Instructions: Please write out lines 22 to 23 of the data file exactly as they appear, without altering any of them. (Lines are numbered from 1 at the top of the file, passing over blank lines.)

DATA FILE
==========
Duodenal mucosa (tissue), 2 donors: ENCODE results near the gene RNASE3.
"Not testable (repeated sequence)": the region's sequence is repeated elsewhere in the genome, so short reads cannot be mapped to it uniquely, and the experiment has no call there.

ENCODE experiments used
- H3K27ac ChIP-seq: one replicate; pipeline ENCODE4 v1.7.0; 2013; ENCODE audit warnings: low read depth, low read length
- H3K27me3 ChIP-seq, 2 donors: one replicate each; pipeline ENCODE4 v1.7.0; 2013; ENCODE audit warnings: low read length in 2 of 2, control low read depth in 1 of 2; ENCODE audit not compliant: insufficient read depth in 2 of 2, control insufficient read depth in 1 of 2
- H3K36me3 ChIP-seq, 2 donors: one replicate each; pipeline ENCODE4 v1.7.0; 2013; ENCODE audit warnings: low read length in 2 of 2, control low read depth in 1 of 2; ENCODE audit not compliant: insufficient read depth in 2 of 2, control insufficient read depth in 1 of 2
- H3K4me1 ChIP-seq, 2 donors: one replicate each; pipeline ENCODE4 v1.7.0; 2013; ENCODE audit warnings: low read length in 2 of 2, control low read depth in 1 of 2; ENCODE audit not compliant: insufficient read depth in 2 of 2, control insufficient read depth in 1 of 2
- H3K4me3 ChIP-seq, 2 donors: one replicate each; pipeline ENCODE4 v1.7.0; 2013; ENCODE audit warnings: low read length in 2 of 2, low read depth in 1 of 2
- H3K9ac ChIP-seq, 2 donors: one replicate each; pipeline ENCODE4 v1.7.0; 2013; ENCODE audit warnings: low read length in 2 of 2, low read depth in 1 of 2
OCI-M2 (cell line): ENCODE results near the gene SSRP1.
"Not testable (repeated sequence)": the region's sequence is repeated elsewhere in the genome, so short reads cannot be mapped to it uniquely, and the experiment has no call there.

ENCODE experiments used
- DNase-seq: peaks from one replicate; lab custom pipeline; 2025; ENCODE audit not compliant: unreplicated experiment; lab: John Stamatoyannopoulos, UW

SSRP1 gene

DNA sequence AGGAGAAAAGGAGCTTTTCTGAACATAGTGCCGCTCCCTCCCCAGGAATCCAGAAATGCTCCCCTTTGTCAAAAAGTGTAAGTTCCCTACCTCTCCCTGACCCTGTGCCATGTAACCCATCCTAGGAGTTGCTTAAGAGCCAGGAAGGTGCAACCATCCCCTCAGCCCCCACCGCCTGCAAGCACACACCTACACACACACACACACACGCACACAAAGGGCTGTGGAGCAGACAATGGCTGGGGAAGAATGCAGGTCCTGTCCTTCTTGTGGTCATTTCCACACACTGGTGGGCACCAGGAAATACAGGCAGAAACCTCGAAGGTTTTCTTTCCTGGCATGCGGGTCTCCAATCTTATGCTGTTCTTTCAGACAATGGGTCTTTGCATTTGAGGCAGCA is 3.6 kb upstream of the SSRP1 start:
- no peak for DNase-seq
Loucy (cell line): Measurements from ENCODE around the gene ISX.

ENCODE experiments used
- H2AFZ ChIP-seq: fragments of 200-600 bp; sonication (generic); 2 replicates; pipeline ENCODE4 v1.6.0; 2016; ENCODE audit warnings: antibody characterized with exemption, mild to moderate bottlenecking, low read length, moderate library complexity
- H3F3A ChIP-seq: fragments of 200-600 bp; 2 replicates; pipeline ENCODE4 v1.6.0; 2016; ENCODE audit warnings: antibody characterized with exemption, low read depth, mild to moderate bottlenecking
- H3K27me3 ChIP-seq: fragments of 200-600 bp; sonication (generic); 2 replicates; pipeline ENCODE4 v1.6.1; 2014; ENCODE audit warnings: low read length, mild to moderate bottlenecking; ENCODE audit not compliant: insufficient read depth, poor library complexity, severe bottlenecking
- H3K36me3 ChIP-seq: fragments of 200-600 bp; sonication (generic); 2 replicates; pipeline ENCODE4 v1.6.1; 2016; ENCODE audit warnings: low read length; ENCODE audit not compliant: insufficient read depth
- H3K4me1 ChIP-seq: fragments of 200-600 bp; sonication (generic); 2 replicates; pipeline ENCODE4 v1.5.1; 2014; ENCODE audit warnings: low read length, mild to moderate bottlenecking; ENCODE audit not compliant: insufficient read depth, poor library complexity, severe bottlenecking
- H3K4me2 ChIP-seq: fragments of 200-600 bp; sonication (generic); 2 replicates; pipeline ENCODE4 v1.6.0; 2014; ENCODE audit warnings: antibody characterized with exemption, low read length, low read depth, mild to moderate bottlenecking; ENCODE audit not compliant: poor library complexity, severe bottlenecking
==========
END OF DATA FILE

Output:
- H3K36me3 ChIP-seq: fragments of 200-600 bp; sonication (generic); 2 replicates; pipeline ENCODE4 v1.6.1; 2016; ENCODE audit warnings: low read length; ENCODE audit not compliant: insufficient read depth
- H3K4me1 ChIP-seq: fragments of 200-600 bp; sonication (generic); 2 replicates; pipeline ENCODE4 v1.5.1; 2014; ENCODE audit warnings: low read length, mild to moderate bottlenecking; ENCODE audit not compliant: insufficient read depth, poor library complexity, severe bottlenecking